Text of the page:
Kliph Nesteroff on New Book 'Outrageous: A History of Showbiz and the Culture War' | Features | LIVING LIFE FEARLESS

Kliph Nesteroff on New Book ‘Outrageous: A History of Showbiz and the Culture War’ (Part I) 

SS: Well I remember when Gen X — I guess I’m Gen X, I think that’s the cohort I fit into — in the ‘90s when Gen X were the young people, I remember. There was something called a “slacker”, that’s not an identity that exists now. 

KN: “They don’t work for a living – they just bum around!” And all that genre of movies, I don’t know if you ever saw Richard Linklater’s Suburbia ― just a movie about ne’er-do-wells hanging out in front of a convenience store.. and then of course Richard Linklater made a movie called Slacker. Of course, that’s all indicative of that era, and it happens every single time, and people seem to fall for it every single time.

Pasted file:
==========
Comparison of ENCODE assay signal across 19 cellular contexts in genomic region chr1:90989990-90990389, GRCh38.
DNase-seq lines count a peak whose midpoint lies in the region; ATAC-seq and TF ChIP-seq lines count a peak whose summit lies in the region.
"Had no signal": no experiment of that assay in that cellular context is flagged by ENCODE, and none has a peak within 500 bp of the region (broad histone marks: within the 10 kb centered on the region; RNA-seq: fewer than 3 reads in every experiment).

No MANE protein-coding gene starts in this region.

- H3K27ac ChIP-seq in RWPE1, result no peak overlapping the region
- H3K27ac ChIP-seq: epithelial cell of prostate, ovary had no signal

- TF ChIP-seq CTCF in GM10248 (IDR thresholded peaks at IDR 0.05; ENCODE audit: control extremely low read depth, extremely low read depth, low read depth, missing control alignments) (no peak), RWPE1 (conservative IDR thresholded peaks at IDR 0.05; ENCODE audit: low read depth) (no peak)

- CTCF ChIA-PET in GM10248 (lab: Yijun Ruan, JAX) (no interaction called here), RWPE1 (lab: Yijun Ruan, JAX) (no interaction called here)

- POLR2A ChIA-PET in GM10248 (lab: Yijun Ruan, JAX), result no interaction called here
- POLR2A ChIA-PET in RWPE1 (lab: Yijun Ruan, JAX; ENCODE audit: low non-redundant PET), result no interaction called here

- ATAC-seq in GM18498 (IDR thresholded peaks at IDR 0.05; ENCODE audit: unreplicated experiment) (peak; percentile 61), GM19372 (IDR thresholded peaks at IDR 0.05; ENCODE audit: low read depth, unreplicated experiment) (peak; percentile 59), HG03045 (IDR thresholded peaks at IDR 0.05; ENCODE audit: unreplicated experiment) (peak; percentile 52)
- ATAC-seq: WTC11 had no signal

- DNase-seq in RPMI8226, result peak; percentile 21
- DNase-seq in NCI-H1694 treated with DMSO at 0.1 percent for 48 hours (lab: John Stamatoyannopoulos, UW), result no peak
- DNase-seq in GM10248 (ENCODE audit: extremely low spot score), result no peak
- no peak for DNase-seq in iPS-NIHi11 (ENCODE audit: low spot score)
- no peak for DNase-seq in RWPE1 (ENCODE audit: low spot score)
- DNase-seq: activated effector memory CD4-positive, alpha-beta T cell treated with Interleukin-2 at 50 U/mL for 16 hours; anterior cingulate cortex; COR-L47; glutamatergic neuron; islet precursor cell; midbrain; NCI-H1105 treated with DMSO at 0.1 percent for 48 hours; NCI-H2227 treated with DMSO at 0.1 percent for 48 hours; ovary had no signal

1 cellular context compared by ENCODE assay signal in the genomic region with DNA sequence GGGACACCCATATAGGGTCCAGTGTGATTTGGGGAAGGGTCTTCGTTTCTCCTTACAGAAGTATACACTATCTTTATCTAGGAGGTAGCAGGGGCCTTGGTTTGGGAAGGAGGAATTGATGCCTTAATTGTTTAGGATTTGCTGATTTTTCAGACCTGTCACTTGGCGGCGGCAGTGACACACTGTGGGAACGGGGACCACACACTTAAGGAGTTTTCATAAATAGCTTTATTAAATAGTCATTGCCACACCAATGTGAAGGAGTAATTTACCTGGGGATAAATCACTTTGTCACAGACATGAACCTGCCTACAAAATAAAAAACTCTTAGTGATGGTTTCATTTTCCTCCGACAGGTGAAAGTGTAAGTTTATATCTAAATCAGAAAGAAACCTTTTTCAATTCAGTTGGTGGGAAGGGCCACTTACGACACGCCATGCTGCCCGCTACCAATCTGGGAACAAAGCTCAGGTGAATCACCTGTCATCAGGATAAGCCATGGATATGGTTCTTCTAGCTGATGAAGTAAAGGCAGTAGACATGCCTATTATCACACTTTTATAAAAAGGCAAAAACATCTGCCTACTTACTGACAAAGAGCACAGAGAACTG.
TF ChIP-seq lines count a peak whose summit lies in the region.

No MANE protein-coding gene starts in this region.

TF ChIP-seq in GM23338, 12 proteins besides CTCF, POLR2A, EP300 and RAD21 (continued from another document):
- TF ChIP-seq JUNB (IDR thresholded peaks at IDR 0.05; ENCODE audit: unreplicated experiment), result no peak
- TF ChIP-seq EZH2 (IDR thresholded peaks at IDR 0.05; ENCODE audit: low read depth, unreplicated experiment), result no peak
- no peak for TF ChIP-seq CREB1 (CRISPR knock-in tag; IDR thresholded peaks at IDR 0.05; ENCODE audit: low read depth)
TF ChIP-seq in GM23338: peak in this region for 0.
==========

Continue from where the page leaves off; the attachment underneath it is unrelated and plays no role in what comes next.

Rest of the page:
Bill Maher today, he was the young firebrand, now he’s like ‘these kids today…’ it’s a cautionary tale. None of us wants to turn into that person, the person who feels out of touch and is condemning the young. But it takes effort, it sometimes is alienating when everybody younger than you knows something that you don’t. It can feel like you’re lost at sea, you don’t know what people are talking about. 

These days, I’m sure like many others, SNL will announce who the new host and music act is this week, and you have no idea who either of them is. And it’s such an alienating feeling, whereas once upon a time you knew who everybody was. 

SS: That’s one thing I’ve noticed with rock music, in the last 20 years rock music in many ways has become the music of the reactionary old guy. Someone did a meme where it was ‘I’m glad I grew up doing this, instead of this,’ and the first picture was a bunch of long-haired guys playing guitar, and the second was a bunch of girls looking at their phones. And it’s like, at any time in the previous 50 years, the second picture would have been the long-haired guys, with the first a picture of Frank Sinatra or something.